We received a new sample of a trojan downloader attached to a spammed email. This spammed email used a pop star, Kylie Minogue, for its social engineering claiming that the said artist is dead due to a cancer. Below is an example of the spammed email.
We can see that there’s a hyperlink found in the email body that points to http://xxx.xxx.xxx.133/sp/kylie.htm. Upon visiting the said URL, we’ll see the following page:
Yeah, there’s another hyperlink that points to a binary file. The binary file is an exact copy of the trojan downloader attached to the spammed email. This is probably intended as another way of the malware to be executed by the affected user if the user opted not to open the attachment in the spammed email. The story of this malware does not end here as the said URL contains an iframe which points to another page containing an obfuscated page.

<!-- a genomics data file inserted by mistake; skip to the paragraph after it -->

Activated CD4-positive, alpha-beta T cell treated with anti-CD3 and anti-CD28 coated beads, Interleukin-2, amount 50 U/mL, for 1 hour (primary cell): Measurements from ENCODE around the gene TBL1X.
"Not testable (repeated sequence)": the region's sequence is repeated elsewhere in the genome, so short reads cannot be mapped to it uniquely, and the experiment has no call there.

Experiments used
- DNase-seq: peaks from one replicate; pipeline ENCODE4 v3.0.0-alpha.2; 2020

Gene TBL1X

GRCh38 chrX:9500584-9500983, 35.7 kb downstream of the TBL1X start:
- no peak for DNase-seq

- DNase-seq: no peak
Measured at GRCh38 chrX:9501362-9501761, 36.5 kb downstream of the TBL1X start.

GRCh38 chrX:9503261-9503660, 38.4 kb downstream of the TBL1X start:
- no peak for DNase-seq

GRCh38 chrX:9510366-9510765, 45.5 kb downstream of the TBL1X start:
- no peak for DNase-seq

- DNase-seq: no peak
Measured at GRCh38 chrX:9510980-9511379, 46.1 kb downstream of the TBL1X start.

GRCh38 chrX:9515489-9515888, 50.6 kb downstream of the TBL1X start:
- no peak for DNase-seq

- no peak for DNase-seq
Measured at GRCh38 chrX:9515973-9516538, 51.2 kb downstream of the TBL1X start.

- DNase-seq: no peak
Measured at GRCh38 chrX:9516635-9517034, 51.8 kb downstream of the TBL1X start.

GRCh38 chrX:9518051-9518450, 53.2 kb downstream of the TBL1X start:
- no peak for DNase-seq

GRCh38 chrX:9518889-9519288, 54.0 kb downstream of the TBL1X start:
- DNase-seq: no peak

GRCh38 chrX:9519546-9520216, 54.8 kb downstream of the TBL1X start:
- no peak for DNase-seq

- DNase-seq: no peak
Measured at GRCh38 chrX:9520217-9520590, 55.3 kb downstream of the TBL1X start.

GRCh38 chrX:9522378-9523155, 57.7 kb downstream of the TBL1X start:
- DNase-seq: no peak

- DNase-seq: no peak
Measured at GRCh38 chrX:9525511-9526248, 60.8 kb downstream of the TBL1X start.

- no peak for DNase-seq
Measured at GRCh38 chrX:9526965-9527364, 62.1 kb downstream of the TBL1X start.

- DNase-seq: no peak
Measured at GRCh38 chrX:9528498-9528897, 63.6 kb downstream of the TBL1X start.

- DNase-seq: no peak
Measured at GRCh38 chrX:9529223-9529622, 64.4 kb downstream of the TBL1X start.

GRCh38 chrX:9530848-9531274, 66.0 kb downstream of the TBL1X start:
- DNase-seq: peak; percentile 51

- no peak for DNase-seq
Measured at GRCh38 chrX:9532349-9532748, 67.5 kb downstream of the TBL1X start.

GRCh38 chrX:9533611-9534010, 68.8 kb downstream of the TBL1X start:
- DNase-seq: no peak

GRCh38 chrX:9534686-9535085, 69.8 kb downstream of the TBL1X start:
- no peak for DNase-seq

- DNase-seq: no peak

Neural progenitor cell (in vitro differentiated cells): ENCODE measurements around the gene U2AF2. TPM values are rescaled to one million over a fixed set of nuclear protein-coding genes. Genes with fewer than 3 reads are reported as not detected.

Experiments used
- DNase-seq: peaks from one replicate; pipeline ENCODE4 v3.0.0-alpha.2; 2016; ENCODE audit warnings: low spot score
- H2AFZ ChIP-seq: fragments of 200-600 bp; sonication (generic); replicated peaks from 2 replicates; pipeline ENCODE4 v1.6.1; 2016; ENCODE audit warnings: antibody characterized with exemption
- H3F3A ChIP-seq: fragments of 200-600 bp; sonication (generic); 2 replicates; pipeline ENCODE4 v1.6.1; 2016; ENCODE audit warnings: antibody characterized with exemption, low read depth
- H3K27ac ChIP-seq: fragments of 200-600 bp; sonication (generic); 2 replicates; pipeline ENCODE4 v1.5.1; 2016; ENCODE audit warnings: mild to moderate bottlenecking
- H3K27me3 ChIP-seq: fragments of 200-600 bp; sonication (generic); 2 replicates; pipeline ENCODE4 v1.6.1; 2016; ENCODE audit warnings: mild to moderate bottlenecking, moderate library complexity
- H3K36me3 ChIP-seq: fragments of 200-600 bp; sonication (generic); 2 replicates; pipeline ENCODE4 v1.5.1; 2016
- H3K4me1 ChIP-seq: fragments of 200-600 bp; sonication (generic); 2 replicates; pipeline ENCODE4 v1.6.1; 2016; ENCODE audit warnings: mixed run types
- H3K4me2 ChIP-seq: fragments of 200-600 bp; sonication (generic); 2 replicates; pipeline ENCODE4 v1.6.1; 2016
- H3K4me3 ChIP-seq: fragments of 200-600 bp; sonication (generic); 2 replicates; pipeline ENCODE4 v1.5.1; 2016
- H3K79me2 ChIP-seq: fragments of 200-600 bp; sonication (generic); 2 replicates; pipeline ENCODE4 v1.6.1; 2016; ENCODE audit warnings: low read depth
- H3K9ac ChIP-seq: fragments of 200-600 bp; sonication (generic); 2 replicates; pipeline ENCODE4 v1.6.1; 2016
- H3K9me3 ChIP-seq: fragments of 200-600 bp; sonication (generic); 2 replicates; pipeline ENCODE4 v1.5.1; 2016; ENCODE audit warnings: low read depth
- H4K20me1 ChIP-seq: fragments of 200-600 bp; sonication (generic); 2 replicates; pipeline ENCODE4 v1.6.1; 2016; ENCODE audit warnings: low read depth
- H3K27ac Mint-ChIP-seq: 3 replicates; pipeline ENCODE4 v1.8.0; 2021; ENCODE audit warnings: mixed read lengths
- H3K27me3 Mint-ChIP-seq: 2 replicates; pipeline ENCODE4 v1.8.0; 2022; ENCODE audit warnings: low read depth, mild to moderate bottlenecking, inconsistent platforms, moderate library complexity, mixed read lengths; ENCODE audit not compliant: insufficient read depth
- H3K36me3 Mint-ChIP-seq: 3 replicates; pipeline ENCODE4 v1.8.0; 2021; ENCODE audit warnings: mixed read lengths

The page triggered my curiosity if it could be related to the TROJ_LINKOPTIM so I decided to un-obfuscate it. Here’s a snip of the code on the first attempt of un-obfuscation.
Then, to my surprise, it also used the “arguments.callee.toString()” function which is also being used in the TROJ_LINKOPTIM obfuscated pages. So I continue and after three more layers of un-obfuscating the page, I arrived at another iframe which opens another page (whew!!!).
This new page will again, download and execute a copy of the trojan downloader; at this point, we can say that this cannot be related to the Link Optimizer thingie. Note that the downloader was designed to have three ways of being executed on an affected system.
The trojan downloader will be detected as TROJ_DLOADR.ANR and the downloaded component will be detected as BKDR_AGENT.FBB. Disabling ActiveX in your web browser is recommended to be protected from attacks using ActiveX objects. You can also disable the “adodb.stream” object by following the procedures described here.